— MN National Guard (@MNNationalGuard) May 29, 2020
It’s the first time the National Guard has been activated for a civil disturbance since 2008 when Gov. Tim Pawlenty deployed 300 troops to control riots outside the Republican National Convention.
The National Guard Adjutant General will work with local government agencies to provide personnel, equipment, and facilities needed to respond to and recover from this emergency, according to the news release.
About 200 Minnesota State Patrol troopers will also assist in public safety efforts over the next several days.
Given the violence and extent of the rioting and looting in the city, that number seems wholly insufficient. Meanwhile, demonstrations expanded to other cities including Louisville, where violence broke out as people protested the shooting of Breonna Taylor by police in March while executing a plainclothes no-knock raid on her home.
Fromt he AP:
At least seven people were shot in Louisville as protesters turned out to demand justice for Breonna Taylor, a black woman fatally shot by police in her home in March.
Louisville Metro Police confirmed in a statement early Friday that there were at least seven shooting victims, at least one of whom is in critical condition. The statement said there were “some arrests,” but police didn’t provide a number.
“No officers discharged their service weapons,” police spokesman Sgt. Lamont Washington wrote in an email to The Associated Press. Washington said that all seven were civilians.
Around 500 to 600 demonstrators marched through the Kentucky city’s downtown streets on Thursday night, the Courier Journal reported. The protests stretched for more than six hours, ending in the early hours of Friday as rain poured down.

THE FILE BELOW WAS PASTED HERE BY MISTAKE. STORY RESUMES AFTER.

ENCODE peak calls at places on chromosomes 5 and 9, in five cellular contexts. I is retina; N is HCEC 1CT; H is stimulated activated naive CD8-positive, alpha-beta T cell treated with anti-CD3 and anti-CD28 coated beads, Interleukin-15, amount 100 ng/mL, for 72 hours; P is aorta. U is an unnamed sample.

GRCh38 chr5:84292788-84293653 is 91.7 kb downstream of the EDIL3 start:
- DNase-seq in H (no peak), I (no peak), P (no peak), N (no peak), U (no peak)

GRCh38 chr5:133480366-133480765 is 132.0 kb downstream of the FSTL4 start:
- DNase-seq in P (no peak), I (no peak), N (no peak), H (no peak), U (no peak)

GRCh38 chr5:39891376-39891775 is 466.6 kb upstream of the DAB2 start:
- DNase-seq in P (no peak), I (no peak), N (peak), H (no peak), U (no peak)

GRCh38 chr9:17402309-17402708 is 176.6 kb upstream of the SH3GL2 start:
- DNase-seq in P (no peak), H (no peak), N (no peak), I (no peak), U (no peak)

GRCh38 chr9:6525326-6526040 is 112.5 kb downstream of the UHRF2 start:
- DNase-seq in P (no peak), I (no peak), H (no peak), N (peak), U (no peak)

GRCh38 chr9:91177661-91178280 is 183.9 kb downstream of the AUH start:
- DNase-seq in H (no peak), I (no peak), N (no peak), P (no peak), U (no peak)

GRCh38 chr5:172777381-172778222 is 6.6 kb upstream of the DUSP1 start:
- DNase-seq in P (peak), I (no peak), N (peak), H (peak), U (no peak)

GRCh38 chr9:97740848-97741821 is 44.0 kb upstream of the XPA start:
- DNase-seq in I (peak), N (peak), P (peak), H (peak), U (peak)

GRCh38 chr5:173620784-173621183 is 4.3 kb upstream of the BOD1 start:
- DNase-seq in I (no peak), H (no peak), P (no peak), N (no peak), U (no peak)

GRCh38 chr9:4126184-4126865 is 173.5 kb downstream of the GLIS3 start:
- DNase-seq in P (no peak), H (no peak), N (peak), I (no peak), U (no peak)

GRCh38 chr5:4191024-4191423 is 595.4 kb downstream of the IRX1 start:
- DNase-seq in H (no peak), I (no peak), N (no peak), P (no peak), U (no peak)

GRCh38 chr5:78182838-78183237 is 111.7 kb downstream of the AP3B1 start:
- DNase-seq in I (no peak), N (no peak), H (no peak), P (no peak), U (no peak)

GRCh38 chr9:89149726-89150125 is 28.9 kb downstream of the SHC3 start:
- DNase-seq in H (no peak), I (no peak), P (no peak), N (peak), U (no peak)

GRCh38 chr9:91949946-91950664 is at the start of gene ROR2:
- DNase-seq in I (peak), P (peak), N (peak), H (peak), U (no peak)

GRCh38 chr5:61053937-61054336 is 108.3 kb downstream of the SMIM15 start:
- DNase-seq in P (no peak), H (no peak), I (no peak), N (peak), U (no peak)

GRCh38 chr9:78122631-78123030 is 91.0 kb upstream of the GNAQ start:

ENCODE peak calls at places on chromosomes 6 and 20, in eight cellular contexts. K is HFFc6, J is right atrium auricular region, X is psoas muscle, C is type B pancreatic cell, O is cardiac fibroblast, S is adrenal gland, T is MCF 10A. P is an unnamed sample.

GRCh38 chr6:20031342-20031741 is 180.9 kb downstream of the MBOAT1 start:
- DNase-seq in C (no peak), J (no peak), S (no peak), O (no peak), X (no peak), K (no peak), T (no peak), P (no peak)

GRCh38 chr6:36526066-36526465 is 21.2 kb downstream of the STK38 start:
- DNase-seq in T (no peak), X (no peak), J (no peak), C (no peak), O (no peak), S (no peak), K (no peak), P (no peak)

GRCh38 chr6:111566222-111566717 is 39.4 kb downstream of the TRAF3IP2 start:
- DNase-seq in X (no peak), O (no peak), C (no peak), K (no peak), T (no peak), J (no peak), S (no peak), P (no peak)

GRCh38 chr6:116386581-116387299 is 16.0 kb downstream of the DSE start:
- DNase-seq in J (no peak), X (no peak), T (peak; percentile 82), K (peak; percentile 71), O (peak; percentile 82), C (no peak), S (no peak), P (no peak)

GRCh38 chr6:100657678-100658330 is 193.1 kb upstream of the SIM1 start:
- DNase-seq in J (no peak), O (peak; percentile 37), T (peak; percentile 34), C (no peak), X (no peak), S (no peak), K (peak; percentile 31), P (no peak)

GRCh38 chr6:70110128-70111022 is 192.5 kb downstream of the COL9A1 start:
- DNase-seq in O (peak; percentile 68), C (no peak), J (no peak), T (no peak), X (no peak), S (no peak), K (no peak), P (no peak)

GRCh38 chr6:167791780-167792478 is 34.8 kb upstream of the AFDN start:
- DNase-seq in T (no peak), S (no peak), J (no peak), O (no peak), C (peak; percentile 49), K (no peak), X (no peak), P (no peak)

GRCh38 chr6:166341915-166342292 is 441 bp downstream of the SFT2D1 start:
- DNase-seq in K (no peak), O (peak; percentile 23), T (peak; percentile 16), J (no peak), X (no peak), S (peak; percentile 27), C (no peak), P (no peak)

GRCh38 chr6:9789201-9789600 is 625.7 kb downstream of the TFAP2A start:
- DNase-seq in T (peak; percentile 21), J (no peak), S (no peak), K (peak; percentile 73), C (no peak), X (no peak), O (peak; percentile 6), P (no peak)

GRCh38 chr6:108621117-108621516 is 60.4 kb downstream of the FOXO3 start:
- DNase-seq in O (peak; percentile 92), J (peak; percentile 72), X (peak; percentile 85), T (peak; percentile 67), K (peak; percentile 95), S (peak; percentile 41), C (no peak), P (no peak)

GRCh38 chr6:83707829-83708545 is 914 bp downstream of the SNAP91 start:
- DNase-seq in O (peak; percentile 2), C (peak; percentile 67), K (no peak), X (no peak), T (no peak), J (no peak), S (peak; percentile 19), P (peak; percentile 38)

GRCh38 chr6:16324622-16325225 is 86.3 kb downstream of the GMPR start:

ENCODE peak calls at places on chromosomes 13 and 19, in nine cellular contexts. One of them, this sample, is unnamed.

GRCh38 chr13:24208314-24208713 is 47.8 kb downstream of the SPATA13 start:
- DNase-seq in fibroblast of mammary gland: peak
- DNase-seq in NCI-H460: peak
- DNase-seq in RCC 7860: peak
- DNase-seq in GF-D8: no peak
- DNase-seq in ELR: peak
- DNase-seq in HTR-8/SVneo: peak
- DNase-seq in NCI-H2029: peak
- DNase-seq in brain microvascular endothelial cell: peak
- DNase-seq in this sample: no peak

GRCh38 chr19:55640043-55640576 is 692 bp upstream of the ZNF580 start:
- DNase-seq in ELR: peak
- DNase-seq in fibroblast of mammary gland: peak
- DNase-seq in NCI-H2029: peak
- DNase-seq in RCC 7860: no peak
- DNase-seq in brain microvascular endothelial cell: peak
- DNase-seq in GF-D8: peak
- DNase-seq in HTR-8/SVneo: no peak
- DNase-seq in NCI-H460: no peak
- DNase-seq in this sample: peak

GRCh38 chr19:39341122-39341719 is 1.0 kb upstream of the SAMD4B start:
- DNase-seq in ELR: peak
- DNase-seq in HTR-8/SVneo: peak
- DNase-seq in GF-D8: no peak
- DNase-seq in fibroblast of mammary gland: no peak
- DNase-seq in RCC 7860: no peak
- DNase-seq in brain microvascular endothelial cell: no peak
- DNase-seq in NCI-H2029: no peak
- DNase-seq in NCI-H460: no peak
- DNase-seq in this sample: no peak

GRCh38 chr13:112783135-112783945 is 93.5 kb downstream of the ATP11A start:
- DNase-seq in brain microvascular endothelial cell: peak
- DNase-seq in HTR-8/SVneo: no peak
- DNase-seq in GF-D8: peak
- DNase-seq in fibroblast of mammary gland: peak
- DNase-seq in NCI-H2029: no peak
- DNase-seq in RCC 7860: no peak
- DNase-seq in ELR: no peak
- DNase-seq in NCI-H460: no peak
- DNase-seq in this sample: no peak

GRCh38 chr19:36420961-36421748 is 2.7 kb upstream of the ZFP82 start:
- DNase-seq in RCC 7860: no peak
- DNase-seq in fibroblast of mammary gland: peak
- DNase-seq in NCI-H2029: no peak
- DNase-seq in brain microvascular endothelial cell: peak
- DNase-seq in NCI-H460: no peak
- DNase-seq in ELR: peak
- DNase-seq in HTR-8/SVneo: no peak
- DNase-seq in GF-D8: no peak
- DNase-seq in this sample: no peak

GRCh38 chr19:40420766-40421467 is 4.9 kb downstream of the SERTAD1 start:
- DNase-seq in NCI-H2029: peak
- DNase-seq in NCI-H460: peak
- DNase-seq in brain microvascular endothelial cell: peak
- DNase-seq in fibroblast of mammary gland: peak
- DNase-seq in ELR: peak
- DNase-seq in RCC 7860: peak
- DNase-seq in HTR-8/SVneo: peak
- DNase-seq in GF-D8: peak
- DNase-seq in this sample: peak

“Understandably, emotions are high,” Louisville Mayor Greg Fischer tweeted just before midnight, sharing a Facebook post asking for peace that he said was written on behalf of Taylor’s mother. “As Breonna’s mother says let’s be peaceful as we work toward truth and justice.”
Police made some arrest during the protest, according to LMPD’s statement, but the department did not specify how many. More information will be made available Friday.
The crowd quickly dispersed from Jefferson Street after the shots were fired, and a large group of LMPD officers wearing riot gear entered the area to try and clear everyone out. Police then appeared to fire tear gas into the area when protesters refused to leave. …
Bianca Austin, Taylor’s aunt, posted a statement on behalf of Taylor’s mother to her Facebook page, according to a tweet from Fischer.
“We are so grateful for everyone giving Bre a voice tonight, for saying her name, for demanding truth, for demanding justice and for demanding accountability. Please keep demanding this. But please keep it peaceful. Do not succumb to the levels that we see out of the police. Speak. Protest. But do not resort to violence. We demand change. We demand reform. But we do not need for our community to get hurt. We need for our community to get justice. Thank you all so very much. #JusticeForBre”